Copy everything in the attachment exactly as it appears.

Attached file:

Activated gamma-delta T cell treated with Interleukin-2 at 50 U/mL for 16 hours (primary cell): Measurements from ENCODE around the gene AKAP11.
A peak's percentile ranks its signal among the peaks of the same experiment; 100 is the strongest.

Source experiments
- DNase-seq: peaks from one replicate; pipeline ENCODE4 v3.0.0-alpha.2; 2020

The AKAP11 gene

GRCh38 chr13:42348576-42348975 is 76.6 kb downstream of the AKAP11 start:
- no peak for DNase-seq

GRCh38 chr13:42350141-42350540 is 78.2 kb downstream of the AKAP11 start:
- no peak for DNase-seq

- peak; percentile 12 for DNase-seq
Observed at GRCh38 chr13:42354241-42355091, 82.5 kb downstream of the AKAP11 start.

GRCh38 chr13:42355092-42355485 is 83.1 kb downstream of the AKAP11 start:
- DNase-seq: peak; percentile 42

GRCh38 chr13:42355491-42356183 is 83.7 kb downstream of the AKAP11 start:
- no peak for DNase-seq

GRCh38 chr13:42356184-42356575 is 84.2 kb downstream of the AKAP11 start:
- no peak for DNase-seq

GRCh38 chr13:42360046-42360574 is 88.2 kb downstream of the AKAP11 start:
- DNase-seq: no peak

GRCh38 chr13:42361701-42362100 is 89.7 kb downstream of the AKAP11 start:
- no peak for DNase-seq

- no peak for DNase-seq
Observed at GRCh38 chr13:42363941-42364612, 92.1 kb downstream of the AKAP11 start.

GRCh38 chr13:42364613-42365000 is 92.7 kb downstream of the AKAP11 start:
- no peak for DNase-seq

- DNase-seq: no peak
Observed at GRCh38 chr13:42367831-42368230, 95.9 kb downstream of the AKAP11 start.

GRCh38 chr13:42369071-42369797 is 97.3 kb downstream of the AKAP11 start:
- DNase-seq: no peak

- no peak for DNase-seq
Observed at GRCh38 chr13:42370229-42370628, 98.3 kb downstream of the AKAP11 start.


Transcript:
Activated gamma-delta T cell treated with Interleukin-2 at 50 U/mL for 16 hours (primary cell): Measurements from ENCODE around the gene AKAP11.
A peak's percentile ranks its signal among the peaks of the same experiment; 100 is the strongest.

Source experiments
- DNase-seq: peaks from one replicate; pipeline ENCODE4 v3.0.0-alpha.2; 2020

The AKAP11 gene

GRCh38 chr13:42348576-42348975 is 76.6 kb downstream of the AKAP11 start:
- no peak for DNase-seq

GRCh38 chr13:42350141-42350540 is 78.2 kb downstream of the AKAP11 start:
- no peak for DNase-seq

- peak; percentile 12 for DNase-seq
Observed at GRCh38 chr13:42354241-42355091, 82.5 kb downstream of the AKAP11 start.

GRCh38 chr13:42355092-42355485 is 83.1 kb downstream of the AKAP11 start:
- DNase-seq: peak; percentile 42

GRCh38 chr13:42355491-42356183 is 83.7 kb downstream of the AKAP11 start:
- no peak for DNase-seq

GRCh38 chr13:42356184-42356575 is 84.2 kb downstream of the AKAP11 start:
- no peak for DNase-seq

GRCh38 chr13:42360046-42360574 is 88.2 kb downstream of the AKAP11 start:
- DNase-seq: no peak

GRCh38 chr13:42361701-42362100 is 89.7 kb downstream of the AKAP11 start:
- no peak for DNase-seq

- no peak for DNase-seq
Observed at GRCh38 chr13:42363941-42364612, 92.1 kb downstream of the AKAP11 start.

GRCh38 chr13:42364613-42365000 is 92.7 kb downstream of the AKAP11 start:
- no peak for DNase-seq

- DNase-seq: no peak
Observed at GRCh38 chr13:42367831-42368230, 95.9 kb downstream of the AKAP11 start.

GRCh38 chr13:42369071-42369797 is 97.3 kb downstream of the AKAP11 start:
- DNase-seq: no peak

- no peak for DNase-seq
Observed at GRCh38 chr13:42370229-42370628, 98.3 kb downstream of the AKAP11 start.